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Nuclear medicine uses a wide range of diagnostic exams to take images of the body’s anatomy and its functions.
How Nuclear Medicine Works
Images of the inside of the body are developed by machines that detect energy emitted from a radioactive substance given to the patient. This energy may be used to visualize internal structures of the body, allowing doctors to diagnose and treat certain diseases. Generally, radiation levels passed onto the patient to the patient are similar to those from standard X-ray examinations.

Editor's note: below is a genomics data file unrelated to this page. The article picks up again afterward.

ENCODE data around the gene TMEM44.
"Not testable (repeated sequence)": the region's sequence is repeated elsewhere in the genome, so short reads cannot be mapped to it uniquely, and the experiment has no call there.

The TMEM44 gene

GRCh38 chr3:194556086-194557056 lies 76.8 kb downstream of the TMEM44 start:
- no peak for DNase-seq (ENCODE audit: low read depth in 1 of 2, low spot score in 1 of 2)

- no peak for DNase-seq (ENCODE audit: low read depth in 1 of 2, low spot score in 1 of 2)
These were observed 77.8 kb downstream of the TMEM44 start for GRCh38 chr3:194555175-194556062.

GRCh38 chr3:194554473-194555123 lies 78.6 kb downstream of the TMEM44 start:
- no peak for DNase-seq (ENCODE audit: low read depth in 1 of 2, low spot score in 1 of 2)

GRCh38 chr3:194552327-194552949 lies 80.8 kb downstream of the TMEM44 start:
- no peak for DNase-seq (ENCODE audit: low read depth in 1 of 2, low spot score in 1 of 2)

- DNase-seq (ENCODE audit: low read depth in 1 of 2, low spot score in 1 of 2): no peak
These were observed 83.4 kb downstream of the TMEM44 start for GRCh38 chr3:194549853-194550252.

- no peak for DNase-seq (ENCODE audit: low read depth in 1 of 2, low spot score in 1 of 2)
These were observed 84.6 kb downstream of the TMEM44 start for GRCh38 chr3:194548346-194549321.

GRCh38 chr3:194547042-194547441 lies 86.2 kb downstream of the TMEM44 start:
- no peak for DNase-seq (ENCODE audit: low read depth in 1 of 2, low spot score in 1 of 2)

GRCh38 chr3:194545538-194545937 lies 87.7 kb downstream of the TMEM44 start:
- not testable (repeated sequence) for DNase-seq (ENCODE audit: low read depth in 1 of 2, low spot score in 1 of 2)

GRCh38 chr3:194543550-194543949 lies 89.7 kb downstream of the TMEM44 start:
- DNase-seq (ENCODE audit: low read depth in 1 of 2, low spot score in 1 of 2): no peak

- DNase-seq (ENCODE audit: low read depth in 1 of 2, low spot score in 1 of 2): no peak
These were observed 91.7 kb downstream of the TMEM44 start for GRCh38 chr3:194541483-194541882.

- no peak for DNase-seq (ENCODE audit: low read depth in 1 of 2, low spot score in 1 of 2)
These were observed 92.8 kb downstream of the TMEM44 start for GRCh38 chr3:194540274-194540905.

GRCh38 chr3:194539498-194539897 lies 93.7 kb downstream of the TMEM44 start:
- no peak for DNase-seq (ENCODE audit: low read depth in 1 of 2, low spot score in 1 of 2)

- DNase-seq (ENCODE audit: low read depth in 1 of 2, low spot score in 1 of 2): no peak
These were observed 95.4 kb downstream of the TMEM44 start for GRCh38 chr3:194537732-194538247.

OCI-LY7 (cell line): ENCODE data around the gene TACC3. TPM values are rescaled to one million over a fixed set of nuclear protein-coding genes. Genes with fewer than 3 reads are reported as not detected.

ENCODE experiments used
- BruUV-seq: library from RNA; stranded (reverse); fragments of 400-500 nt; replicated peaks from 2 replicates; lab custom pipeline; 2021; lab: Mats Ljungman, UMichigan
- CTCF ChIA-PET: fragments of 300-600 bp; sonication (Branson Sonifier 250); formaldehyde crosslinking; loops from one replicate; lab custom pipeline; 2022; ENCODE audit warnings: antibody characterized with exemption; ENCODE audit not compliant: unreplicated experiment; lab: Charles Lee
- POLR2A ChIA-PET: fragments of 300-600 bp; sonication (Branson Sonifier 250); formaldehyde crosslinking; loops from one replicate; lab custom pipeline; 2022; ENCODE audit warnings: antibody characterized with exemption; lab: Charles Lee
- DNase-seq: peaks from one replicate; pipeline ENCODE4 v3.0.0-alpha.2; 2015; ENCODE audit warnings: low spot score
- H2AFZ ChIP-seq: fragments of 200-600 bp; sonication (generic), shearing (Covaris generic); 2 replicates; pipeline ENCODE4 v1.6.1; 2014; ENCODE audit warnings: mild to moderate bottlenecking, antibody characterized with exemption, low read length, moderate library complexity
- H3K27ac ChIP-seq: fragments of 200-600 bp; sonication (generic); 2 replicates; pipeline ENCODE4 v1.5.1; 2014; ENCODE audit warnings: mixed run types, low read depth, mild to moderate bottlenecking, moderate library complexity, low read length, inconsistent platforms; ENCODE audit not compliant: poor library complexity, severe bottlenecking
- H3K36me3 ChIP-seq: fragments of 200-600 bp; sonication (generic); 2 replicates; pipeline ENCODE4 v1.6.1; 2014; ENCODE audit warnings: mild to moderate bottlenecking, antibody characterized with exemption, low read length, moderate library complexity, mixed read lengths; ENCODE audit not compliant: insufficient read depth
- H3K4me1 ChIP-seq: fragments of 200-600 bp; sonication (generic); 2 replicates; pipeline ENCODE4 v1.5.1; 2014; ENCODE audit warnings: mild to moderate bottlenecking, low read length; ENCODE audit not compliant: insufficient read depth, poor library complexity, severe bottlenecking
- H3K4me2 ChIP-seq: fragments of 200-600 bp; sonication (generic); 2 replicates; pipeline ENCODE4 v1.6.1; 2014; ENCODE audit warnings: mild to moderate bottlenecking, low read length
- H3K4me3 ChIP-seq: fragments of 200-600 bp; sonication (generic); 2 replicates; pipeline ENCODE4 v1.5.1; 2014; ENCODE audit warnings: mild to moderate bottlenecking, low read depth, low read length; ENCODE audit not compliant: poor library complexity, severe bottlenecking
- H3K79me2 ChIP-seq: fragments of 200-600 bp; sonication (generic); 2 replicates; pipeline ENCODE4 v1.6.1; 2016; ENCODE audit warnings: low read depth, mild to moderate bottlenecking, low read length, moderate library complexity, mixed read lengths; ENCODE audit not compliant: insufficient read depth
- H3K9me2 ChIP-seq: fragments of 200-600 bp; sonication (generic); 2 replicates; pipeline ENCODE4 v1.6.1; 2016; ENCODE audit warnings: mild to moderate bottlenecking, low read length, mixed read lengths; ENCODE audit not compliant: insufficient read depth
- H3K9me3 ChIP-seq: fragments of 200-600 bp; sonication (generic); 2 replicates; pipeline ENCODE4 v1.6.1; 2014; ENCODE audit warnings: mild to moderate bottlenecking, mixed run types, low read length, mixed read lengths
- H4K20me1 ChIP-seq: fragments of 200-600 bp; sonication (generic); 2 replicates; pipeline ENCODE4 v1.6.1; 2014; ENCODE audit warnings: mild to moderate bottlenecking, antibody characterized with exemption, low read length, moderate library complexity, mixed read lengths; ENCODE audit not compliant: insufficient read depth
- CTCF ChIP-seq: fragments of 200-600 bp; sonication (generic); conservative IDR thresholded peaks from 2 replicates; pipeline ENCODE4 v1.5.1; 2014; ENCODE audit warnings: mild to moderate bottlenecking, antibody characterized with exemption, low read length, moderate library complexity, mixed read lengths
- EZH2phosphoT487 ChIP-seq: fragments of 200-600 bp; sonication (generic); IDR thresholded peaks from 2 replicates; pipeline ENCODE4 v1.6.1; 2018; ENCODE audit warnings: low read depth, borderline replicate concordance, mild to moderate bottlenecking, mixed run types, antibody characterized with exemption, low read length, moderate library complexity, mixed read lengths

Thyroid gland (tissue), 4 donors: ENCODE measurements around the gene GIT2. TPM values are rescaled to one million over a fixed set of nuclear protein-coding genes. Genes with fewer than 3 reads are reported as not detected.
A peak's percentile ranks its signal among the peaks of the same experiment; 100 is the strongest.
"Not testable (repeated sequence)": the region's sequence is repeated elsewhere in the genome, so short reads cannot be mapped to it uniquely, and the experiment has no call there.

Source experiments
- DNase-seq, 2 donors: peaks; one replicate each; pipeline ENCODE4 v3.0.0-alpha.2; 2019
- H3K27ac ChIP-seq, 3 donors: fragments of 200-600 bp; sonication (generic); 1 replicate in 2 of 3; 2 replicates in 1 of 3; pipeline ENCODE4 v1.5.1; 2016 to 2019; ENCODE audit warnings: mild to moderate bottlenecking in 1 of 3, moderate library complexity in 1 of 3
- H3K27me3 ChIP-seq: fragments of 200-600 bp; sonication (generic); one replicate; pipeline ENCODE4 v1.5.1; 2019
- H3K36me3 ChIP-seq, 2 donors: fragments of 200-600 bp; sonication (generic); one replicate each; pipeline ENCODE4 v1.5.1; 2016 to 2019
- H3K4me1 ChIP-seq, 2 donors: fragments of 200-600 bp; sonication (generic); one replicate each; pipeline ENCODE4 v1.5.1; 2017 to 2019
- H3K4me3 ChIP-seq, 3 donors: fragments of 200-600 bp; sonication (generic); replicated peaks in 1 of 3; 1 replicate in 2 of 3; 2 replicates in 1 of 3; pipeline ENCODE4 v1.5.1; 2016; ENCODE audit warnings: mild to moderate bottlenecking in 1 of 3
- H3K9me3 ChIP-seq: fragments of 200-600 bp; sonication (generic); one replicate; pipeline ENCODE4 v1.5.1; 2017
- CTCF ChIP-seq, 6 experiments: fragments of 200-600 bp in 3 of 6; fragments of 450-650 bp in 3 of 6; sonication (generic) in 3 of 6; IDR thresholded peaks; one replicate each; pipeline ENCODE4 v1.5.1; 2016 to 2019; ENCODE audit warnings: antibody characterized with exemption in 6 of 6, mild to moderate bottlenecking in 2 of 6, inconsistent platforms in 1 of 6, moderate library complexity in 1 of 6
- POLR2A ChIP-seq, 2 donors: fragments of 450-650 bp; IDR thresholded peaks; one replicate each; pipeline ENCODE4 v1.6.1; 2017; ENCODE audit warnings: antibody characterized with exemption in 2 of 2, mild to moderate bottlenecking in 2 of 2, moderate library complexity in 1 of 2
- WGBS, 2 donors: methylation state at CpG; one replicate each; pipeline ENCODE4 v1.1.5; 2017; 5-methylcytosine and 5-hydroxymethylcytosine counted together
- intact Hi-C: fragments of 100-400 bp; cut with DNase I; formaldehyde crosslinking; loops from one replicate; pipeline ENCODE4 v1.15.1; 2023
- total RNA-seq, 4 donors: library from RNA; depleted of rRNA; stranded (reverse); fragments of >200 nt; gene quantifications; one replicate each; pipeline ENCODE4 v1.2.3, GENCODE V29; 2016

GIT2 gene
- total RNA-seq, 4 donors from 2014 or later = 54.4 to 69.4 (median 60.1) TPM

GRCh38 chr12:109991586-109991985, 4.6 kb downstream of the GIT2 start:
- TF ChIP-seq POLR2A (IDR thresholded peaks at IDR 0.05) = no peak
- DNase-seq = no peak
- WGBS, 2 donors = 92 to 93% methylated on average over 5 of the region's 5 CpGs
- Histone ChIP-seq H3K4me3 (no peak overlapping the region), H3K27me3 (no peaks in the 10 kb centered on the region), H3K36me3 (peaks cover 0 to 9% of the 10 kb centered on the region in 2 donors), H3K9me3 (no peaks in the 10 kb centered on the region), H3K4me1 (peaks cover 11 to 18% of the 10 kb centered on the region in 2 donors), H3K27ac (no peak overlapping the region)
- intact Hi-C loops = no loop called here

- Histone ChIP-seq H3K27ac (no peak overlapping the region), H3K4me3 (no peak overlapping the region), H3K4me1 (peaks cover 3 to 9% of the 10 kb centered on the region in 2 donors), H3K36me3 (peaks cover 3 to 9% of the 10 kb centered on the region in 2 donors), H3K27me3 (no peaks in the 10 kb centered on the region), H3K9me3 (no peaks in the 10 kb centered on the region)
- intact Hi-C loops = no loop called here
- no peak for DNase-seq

Prior to your nuclear medicine test, an Inspira radiologist may give you a radioactive substance, called a radiopharmaceutical, intravenously, by mouth or through an inhaled substance. Once the substance reaches the organ being examined, the radionuclide emits high-energy gamma particles. As these particles exit the patient’s body, they are detected by a gamma camera, and the energy is analyzed by a computer.